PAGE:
Why I love the Mereenie Loop Road Trip in Central Australia
The Mereenie Loop is an epic back road journey from Alice Springs to Uluru. Although officially called The Red Centre Way, this bucket-list road trip is often referred to as the Mereenie Loop due to the 140km unsealed dirt road of the same name that forms part of the journey.
Why do I love it so much?
Well, it connects three amazing destinations in Australia – Alice Springs, Kings Canyon and Uluru – and it’s way more fun than driving the Stuart and Lasseter Highways. In fact, I love it so much that I have subjected my family to a 30-hour road trip from the East Coast of Australia to do it not once, but twice now.
Here’s what it looks like on the map:
Yeah I know, it doesn’t look like a loop, does it? Well, I’ve left the loop open-ended as you can complete the loop by either backtracking the way you came or by taking the highway back up to Alice Springs. It’s up to you!
How long should I take to do it?
According to Google Maps, you can get from Alice Springs through to Uluru via the Mereenie Loop in just under 8 hours. However, there is really no point to the road trip if you do it this way as you will miss out on every single epic stopping point along the way. Trust me, you don’t want to do it this quick.
I recommend a minimum of 5 days but 10 days is spot on as this allows you to camp beside and swim in stunning waterholes, explore Kings Canyon, and enjoy Uluru Kata-Tjuta National Park. It also leaves a day to shoot back up the highway to Alice Springs.
Here’s what you will experience on the Mereenie Loop Road Trip (aka The Red Centre Way) starting from Alice Springs:
The West MacDonnell Ranges
The West MacDonnell Ranges are amazing and I have no doubt will be the highlight of any explorer’s Mereenie Loop road trip. Don’t miss the opportunity to both swim in and camp at Ellery Creek Big Hole, Ormiston Gorge, Finke 2 Mile and Redbank Gorge. Read our article on the Best Camping Spots in the West MacDonnell Ranges for more information on these great swimming holes and campsites!
If time is on your side, stop in and check out Tnoralla (Gosse Bluff), a 20km crater from a comet crash around 142.5 million years ago. It is strictly 4WD access only and it’s also the last opportunity to use a toilet before hitting the Mereenie Loop Road and reaching Kings Canyon.
The Mereenie Loop Road
The 140km Mereenie Loop road is known for corrugations and washouts. In fact, both times I have driven this road it has rattled the bolts free on our rooftop tent. The first time we drove this road a few years ago it was fairly smooth sailing. More recently, we drove this stretch a second time and it was rough as guts with quite a few deep washouts.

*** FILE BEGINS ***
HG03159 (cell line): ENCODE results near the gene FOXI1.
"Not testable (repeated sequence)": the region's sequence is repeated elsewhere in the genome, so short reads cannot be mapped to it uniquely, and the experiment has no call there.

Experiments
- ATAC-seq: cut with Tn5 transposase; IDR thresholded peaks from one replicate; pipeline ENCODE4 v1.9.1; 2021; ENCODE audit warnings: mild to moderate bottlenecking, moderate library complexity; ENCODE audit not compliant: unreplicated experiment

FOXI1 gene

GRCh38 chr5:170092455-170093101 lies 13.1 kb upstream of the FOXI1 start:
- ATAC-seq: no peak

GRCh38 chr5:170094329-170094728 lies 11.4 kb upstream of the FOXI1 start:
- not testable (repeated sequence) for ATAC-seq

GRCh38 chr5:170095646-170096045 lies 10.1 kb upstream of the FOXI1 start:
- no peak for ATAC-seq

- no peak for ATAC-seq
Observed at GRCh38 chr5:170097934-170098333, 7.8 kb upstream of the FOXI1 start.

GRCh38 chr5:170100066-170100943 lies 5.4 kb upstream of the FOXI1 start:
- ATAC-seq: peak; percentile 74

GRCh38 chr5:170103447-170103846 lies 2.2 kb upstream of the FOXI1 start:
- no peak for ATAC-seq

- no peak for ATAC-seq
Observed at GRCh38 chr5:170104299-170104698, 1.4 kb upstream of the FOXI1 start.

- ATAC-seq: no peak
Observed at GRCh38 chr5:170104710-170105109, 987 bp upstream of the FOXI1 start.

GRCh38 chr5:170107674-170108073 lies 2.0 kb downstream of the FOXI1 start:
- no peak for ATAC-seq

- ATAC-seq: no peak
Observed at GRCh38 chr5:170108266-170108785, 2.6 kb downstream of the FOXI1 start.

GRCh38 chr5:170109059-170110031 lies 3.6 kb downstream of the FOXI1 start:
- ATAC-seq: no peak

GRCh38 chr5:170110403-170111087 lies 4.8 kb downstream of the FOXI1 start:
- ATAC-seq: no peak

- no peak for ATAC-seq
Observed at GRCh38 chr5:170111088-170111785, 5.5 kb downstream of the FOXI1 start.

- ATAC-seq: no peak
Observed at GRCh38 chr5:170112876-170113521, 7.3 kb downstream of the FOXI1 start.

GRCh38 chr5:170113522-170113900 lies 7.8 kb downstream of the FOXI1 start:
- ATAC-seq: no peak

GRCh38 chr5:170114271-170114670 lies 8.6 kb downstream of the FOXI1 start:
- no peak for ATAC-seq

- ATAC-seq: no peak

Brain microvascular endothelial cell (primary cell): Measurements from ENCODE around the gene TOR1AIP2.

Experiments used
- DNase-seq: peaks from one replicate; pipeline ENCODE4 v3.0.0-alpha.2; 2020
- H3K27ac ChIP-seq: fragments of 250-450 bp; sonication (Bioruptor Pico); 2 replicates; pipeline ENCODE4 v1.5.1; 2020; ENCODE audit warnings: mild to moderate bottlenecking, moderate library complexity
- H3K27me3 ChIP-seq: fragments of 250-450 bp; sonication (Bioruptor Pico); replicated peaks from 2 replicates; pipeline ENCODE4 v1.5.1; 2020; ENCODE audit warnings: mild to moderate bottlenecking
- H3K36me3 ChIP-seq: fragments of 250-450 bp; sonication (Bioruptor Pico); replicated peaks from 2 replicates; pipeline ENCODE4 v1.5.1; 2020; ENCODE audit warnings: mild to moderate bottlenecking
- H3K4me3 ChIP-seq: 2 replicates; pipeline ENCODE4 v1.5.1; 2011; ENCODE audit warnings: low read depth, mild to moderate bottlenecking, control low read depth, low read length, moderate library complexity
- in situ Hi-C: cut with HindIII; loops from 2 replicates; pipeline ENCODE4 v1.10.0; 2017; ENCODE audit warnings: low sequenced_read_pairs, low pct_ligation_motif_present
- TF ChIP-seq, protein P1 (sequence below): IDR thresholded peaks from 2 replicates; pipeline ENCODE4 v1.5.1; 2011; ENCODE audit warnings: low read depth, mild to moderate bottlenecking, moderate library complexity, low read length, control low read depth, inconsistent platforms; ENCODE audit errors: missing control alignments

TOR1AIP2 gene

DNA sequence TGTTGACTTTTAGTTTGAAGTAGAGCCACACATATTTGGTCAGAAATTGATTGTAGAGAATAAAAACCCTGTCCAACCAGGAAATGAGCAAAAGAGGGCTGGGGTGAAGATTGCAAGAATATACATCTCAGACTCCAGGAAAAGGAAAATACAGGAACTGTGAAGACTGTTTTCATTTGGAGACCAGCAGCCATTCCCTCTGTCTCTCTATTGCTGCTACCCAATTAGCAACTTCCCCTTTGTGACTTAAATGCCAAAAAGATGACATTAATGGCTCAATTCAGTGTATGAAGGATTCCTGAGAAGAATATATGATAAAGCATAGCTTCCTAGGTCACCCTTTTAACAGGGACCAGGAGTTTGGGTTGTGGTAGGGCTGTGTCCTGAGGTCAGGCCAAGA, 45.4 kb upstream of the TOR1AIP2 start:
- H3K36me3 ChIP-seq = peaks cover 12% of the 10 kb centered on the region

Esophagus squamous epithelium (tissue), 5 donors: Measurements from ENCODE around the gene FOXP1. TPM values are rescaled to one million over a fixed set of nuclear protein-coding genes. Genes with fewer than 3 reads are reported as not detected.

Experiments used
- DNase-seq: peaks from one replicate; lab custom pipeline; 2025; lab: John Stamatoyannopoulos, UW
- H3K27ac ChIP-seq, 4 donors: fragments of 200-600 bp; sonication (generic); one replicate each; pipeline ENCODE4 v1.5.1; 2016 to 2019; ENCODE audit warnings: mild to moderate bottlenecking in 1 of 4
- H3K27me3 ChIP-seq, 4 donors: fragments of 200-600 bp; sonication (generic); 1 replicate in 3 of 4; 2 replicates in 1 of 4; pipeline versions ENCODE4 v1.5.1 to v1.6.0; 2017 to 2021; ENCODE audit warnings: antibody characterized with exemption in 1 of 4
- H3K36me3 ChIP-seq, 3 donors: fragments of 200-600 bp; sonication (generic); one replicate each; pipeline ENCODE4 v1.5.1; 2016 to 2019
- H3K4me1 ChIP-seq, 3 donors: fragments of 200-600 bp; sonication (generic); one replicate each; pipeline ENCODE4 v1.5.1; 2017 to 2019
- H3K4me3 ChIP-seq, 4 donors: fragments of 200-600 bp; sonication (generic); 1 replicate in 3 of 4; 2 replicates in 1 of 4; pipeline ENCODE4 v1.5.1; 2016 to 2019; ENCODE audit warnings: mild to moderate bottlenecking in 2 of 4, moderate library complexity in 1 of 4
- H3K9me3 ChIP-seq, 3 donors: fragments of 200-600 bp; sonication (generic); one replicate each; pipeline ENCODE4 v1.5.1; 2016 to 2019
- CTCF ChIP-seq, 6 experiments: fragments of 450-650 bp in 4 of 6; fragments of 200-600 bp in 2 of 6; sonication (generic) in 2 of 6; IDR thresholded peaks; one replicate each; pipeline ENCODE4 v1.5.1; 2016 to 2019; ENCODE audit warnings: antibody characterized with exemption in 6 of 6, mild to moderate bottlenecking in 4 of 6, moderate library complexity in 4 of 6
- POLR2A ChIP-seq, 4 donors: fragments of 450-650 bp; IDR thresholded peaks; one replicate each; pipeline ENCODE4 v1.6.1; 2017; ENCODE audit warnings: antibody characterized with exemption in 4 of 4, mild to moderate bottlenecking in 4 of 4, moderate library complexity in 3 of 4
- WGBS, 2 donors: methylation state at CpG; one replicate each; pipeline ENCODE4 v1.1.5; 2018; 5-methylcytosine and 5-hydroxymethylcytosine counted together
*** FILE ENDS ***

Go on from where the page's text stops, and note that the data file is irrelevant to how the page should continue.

Don’t forget to let your tyres town before starting this road and you will also need to watch out for wild brumbies, camels, kangaroos and more.
Once the Mereenie Loop spits you out at the other side, the road will eventually become sealed again and you will find yourself at Kings Canyon Resort. Here you can either camp, glamp or live it up in a hotel room for a night or two while you explore Kings Canyon. Take a night off from self-catering as there is a bistro here with great meals.
The 6km Rim Walk is a must-do at Kings Canyon but I should warn you, the first ascent is steep and nasty on legs that are not used to inclines of any sort. If you’re not feeling up to it, there are a few other shorter walks to do as well.
Uluru Kata-Tjuta National Park
After leaving Kings Canyon, head down Luritja Road and follow the signs to Uluru-Kata Tjuta National Park. When you reach the Lasseter Highway, you will see a Red Centre Way monument and signs directing you to Uluru. You can’t miss it!
The next 300km (3 hours) are boring as hell but if you’re into geocaching, there are a few hidden along this stretch to break up the drive. You’ll spot Uluru long before you reach it and although climbing it is no longer allowed, there are heaps of fun ways to experience it including pedalling around it on pushbikes, foot power, camel power, segway, helicopter and more. Kata Tjuta (formerly known as The Olgas) is just as amazing as Uluru with some amazing hiking tracks through the unique landscape.
Top tip – If the sunset viewing area is full at Uluru, head to the sunrise viewing area for awesome photos of Uluru in silhouette against the colourful Central Australian sky in all of its glory.
I recommend booking in to do a Field of Lights tour while you’re at Uluru. What is the Field of Lights you ask? Well, it’s an outdoor art exhibition by celebrated artist, Bruce Munro involving over 59,000 spindles of solar lights spread over an area larger than 7 football fields. Oh … and Uluru is the backdrop.
Most people stay at Ayers Rock Resort which has a camping ground, shops, and hotel-style accommodation.
Completing the loop
At this point, you can either head back the way you came, or shoot 470km (around 5 hours) up the Lasseter and Stuart Highways to complete the trip in Alice Springs.
Need to know before you go
You will need a Mereenie Loop Road Permit to embark on this fun road trip and although much of the route is sealed, a 4WD is required to manage the parts that are not sealed and to access Tnorala, Redbank Gorge and Finke 2 Mile. The pass covers the official Mereenie Loop dirt road which crosses through Aboriginal-owned lands. It only cost $5 and permits can be obtained from the Alice Springs Visitor Centre and Kings Canyon Resort reception.
An entry fee is payable to enter Uluru Kata-Tjuta National Park. I recommending getting it online before you arrive as it’s much quicker to get through the entrance to the park if you do.